Who’s That Kid? It’s Aaron DeVera, FCRH ’16

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Who’s That Kid? It’s Aaron DeVera, FCRH ’16

Aaron DeVera, FCRH ‘16, talks about his love of music and journalism. 
(Photo by Samuel Joseph/The Ram)

Aaron DeVera, FCRH ‘16, talks about his love of music and journalism. (Photo by Samuel Joseph/The Ram)

Aaron DeVera, FCRH ‘16, talks about his love of music and journalism. (Photo by Samuel Joseph/The Ram)

Aaron DeVera, FCRH ‘16, talks about his love of music and journalism. (Photo by Samuel Joseph/The Ram)

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By Joe Vitale

Aaron DeVera, FCRH ‘16, talks about his love of music and journalism.  (Photo by Samuel Joseph/The Ram)

Aaron DeVera, FCRH ‘16, talks about his love of music and journalism.
(Photo by Samuel Joseph/The Ram)

In one of the two bedrooms in a small apartment on Belmont Avenue, a short walk from campus, the decorative style is minimal but punchy.

On the right side of the bedroom, a golden pine desk stands, while a low bed equipped with a bookshelf underneath sits on the far side. A black Spurling Lakes backpack hangs from a hook on the white wall. Unpacked boxes, a Mac laptop and a couple of pens wait on the desk.

It looks as if there are some additions to be made, but the place is still homey.  After all, the apartment’s occupant, Aaron DeVera, FCRH ‘16, is still adjusting to his new space when I joined him and a few friends for tacos on a cold Friday night in January. A native of the San Francisco Bay Area, DeVera is broad-shouldered and thick-necked, but not intimidating. He sports slick lenses, which compliment his Asian-Pacific features. His hair is cut short (for now) and his style is usually urban-inspired, but unapologetic in its aura of authentic West Coast cool.

DeVera is somewhat a jack-of-all-trades. If you were to tell him that, he would probably smirk and just shrug his shoulders, but a look at his digital archives (a tumblr blog) shows otherwise. Displayed on a minimalist theme, called “cinemagraph,” the site boasts his array of interests (music, photography, film, writing and design) and adds a personal touch, as he discusses his inspirations and acknowledging his collaborators (often friends or family members).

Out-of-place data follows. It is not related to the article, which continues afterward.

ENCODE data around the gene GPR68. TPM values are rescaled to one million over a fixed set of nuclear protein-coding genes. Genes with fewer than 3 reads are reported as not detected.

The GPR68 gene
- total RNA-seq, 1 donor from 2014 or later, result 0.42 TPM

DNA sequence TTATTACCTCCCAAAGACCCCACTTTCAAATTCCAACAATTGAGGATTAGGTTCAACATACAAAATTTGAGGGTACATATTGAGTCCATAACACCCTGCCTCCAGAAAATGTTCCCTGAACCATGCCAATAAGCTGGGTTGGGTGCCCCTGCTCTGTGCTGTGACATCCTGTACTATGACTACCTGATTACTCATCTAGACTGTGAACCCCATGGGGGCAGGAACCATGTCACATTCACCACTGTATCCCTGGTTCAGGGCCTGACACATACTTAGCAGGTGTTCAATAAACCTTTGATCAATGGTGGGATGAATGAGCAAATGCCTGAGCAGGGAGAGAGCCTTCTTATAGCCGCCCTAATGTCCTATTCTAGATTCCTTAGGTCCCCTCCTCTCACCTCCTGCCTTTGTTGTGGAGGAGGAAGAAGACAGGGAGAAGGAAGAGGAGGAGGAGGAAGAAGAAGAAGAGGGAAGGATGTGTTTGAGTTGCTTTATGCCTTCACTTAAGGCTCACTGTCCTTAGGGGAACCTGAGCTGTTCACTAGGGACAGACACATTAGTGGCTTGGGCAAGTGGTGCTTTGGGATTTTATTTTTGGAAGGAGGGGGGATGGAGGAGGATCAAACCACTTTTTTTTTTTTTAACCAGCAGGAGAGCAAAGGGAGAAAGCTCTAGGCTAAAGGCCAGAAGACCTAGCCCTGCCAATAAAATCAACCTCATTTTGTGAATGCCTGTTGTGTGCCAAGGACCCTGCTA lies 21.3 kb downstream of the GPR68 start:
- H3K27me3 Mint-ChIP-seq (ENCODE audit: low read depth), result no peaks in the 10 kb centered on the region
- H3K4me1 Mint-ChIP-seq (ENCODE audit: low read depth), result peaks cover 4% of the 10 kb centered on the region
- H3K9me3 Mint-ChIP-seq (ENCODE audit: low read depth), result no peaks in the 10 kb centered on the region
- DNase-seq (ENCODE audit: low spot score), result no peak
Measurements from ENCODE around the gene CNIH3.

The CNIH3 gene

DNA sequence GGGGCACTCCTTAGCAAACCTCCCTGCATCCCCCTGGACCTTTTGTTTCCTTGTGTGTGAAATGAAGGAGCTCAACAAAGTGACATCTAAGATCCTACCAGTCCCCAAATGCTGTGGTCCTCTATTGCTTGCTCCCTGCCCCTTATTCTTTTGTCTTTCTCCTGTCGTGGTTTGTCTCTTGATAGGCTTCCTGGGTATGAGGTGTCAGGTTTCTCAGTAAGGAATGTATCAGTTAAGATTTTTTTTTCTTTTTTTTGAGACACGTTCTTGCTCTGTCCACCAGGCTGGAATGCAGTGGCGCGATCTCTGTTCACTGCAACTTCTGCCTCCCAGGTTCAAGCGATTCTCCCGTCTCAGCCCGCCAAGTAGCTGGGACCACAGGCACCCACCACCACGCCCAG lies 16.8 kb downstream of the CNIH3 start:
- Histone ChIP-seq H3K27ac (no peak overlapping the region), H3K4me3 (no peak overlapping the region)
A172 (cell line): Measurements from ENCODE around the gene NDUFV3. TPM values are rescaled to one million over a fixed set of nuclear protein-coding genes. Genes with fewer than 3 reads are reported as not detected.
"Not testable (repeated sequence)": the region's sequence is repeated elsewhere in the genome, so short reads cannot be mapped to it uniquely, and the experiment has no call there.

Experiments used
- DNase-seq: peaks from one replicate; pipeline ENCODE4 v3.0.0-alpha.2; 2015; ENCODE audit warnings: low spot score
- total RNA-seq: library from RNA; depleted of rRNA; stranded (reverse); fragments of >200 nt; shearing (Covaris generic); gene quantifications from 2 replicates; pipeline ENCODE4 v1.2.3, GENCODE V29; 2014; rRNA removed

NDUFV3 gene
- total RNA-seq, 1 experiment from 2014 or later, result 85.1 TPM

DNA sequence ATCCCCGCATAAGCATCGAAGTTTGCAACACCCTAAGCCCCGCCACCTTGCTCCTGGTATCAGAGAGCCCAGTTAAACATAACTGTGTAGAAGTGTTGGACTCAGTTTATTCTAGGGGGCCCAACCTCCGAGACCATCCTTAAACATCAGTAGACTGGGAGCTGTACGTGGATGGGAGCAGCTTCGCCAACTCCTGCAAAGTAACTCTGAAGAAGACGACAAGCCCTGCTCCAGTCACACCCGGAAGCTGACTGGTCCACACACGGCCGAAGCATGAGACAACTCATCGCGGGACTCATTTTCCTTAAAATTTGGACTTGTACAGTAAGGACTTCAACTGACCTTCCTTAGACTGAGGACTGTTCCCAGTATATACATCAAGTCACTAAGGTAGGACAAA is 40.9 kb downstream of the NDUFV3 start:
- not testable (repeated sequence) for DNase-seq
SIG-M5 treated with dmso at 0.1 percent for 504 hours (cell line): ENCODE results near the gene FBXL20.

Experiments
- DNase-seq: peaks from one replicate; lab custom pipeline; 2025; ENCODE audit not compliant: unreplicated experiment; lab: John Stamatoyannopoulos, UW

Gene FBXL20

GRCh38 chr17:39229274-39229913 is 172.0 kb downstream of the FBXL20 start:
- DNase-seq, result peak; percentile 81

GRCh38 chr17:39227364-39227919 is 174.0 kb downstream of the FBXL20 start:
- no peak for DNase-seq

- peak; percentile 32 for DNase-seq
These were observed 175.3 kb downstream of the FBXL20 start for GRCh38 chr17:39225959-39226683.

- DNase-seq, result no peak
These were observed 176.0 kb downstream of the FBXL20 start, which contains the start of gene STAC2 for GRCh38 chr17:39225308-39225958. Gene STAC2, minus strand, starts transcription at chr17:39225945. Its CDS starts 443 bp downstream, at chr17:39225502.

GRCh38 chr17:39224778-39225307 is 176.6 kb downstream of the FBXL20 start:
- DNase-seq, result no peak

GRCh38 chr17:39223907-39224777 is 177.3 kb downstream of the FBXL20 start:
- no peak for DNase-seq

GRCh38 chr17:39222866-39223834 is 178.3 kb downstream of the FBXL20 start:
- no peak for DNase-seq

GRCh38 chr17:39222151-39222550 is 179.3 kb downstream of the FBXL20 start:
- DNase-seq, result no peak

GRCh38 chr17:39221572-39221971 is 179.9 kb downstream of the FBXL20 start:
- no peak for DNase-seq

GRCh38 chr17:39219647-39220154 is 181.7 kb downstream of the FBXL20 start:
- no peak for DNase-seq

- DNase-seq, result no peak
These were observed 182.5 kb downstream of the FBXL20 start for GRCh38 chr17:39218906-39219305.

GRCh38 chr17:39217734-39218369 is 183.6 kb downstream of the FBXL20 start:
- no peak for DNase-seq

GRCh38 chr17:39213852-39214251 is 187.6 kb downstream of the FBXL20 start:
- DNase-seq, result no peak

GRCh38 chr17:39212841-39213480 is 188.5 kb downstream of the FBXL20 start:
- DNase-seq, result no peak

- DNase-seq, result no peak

Under his own name, he has posted a handful of EPs, notably Educated Mess and Summer Candle. Both consist of low-fi tracks that are as funky as they are playful. Beachy influences admittedly keep many of his songs from wandering off into obscurity. Each of the two EPs feature DIY album art, drawing inspiration from DeVera’s photography of California beaches. Neither fails to escape the brightness of West Coast inspiration.

Just as he has spent some time creating his own music, DeVera has ventured into various niches of journalism as well, mostly politics and culture. He is International Affairs Editor at Fordham’s Political Review, a student publication at Fordham. In his published pieces in the Political Review, he displays an ability to focus his creativity into more serious pursuits without sacrificing any of his inventiveness.

He is also a contributor to “Earwax,” a music review section in The Paper’s Arts section. “It will no doubt be making the rounds from the blogs of tween teenage girls to hipster remix artists alike,” he writes of The xx’s Coexist.

On the Friday night I spent interviewing DeVera, we talked everything from concert venues to furniture as he prepared a Mexican dinner. In a green beanie (all irony intended) and a plaid shirt, he seemed to maneuver the kitchen as if he had been there for far more than a week.

With a small notebook by his side, he kept penning all of the things he would soon need for his kitchen (cutting knives, more tabasco sauce). “Are you a Moleskin guy?” he asked me as he scribbled onto the lined pages.

He told me about some of his courses, like his Terrorism class, and his general fondness for Lincoln Center classes. DeVera, as most Americans should, also has a great deal of faith in Ikea (“Always trust the Swedes”).

We gathered around his small coffee table, laden with taco necessities (beer-battered chicken, flour tortillas, peppers, beans, rice and cheese), for a simple but welcoming dinner.

In any other place, it would have felt odd, but with Dr. Dog filling in the spaces devoid of conventional furniture, DeVera knew how to make an empty space feel just like home.